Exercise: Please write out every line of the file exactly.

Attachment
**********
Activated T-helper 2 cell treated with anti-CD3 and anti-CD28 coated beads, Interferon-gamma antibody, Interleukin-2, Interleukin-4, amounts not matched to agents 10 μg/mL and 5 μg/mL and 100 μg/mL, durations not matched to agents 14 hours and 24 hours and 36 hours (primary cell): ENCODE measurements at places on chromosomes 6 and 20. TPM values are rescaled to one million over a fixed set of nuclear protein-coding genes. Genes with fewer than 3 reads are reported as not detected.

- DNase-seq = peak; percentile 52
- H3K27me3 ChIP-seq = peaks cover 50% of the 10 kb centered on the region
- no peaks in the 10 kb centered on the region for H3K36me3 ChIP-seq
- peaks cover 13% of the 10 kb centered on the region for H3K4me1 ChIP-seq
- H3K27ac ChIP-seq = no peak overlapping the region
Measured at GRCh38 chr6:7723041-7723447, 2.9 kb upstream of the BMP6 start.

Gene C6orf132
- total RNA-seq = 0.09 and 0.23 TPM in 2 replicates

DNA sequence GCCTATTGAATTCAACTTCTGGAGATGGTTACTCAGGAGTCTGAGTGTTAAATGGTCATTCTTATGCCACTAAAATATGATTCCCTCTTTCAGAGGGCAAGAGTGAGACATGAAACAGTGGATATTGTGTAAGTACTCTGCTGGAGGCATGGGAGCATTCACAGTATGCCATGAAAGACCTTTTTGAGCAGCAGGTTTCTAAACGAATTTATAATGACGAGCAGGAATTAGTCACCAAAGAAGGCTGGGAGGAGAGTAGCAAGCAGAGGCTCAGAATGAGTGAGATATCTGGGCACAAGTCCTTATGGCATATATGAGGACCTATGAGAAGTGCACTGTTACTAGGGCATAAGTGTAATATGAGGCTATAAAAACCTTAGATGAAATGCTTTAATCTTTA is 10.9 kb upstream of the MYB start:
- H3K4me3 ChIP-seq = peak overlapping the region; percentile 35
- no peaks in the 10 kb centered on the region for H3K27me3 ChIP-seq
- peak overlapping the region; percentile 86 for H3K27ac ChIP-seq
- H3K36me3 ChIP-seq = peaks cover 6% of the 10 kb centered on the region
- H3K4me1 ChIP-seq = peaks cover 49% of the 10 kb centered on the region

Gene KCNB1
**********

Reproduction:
Activated T-helper 2 cell treated with anti-CD3 and anti-CD28 coated beads, Interferon-gamma antibody, Interleukin-2, Interleukin-4, amounts not matched to agents 10 μg/mL and 5 μg/mL and 100 μg/mL, durations not matched to agents 14 hours and 24 hours and 36 hours (primary cell): ENCODE measurements at places on chromosomes 6 and 20. TPM values are rescaled to one million over a fixed set of nuclear protein-coding genes. Genes with fewer than 3 reads are reported as not detected.

- DNase-seq = peak; percentile 52
- H3K27me3 ChIP-seq = peaks cover 50% of the 10 kb centered on the region
- no peaks in the 10 kb centered on the region for H3K36me3 ChIP-seq
- peaks cover 13% of the 10 kb centered on the region for H3K4me1 ChIP-seq
- H3K27ac ChIP-seq = no peak overlapping the region
Measured at GRCh38 chr6:7723041-7723447, 2.9 kb upstream of the BMP6 start.

Gene C6orf132
- total RNA-seq = 0.09 and 0.23 TPM in 2 replicates

DNA sequence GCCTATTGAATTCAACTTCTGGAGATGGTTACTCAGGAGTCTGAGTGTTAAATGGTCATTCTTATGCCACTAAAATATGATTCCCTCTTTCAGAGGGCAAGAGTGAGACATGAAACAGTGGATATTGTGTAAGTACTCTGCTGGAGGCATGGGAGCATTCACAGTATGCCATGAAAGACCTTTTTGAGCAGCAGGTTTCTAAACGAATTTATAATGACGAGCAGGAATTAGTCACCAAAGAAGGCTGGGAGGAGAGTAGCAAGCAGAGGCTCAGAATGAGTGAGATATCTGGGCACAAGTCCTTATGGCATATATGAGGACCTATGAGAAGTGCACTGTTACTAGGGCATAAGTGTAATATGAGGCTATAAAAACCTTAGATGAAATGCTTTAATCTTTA is 10.9 kb upstream of the MYB start:
- H3K4me3 ChIP-seq = peak overlapping the region; percentile 35
- no peaks in the 10 kb centered on the region for H3K27me3 ChIP-seq
- peak overlapping the region; percentile 86 for H3K27ac ChIP-seq
- H3K36me3 ChIP-seq = peaks cover 6% of the 10 kb centered on the region
- H3K4me1 ChIP-seq = peaks cover 49% of the 10 kb centered on the region

Gene KCNB1